The only _apparent_ way to strengthen your party is to enter the Towers of Trial, which serve as training grounds for your characters. The Towers made me want to kill myself, quite honestly. They are stunningly boring, with repetitive battle maps, monsters, and everything else. I didn't want to train in these Towers, which were degenerating my sanity, but how else could I be match for the game's ridiculously hard battles?

So I discovered the "stupid loophole" I mentioned above. Instead of using a full team of characters, I used just two: Fazz (the main character) and one other mercenary. My mercenary would be a dummy fighter to draw enemy attacks while Fazz did the fighting. Usually my mercenary would get killed quickly, but I could always hire a more powerful one later. Even if the mercenary survived, any experience he gained would still leave him at a level lower than another mercenary I hire, so there was no point in keeping him. The beauty of it all? Fazz accrued 99% of the experience and became a death machine. It was mildly difficult at first, but soon I was able to kill most enemies in one or two hits. It became even easier when my weapon of choice became a bow & arrow so I could kill from a distance.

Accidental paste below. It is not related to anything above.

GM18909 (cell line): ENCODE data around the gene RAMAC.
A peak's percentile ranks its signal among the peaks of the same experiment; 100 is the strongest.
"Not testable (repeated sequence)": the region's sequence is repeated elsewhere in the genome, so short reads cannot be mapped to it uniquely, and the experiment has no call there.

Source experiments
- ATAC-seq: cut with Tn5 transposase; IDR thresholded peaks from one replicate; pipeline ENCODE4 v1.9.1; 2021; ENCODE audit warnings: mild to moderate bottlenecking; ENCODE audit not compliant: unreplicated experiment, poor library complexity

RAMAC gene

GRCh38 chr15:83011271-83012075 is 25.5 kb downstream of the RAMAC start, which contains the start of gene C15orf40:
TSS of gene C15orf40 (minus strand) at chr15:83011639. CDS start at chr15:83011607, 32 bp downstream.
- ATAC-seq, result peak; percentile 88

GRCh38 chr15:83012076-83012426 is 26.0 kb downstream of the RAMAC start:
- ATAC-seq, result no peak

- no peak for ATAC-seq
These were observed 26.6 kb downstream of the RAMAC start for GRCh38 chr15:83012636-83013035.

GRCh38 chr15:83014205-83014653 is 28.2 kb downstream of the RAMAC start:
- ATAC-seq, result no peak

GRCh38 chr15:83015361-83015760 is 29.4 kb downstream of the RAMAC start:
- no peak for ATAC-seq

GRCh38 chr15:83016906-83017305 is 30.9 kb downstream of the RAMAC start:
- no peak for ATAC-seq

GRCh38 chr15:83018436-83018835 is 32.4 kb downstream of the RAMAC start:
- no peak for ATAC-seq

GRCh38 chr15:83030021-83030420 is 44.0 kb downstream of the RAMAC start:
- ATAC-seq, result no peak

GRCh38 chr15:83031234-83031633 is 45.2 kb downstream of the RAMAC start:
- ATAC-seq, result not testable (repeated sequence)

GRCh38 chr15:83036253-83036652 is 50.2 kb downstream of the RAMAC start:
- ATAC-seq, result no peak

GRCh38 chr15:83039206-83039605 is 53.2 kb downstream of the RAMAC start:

Suddenly, a viciously difficult game became mindlessly easy. I must say, I don't like strategy RPGs to be "mindless." I pushed on to the end to see what would happen in the moderately entertaining story, but the gameplay was probably making me stupider with every battle. Granted, the fact that I could defeat 15 enemies with just two characters was somewhat amusing for a few battles, but it became very boring, very quickly. A game that is too difficult is not fun. A game that is too easy is not fun either. With Hoshigami, it's either too easy or too difficult -- either way, it's not fun.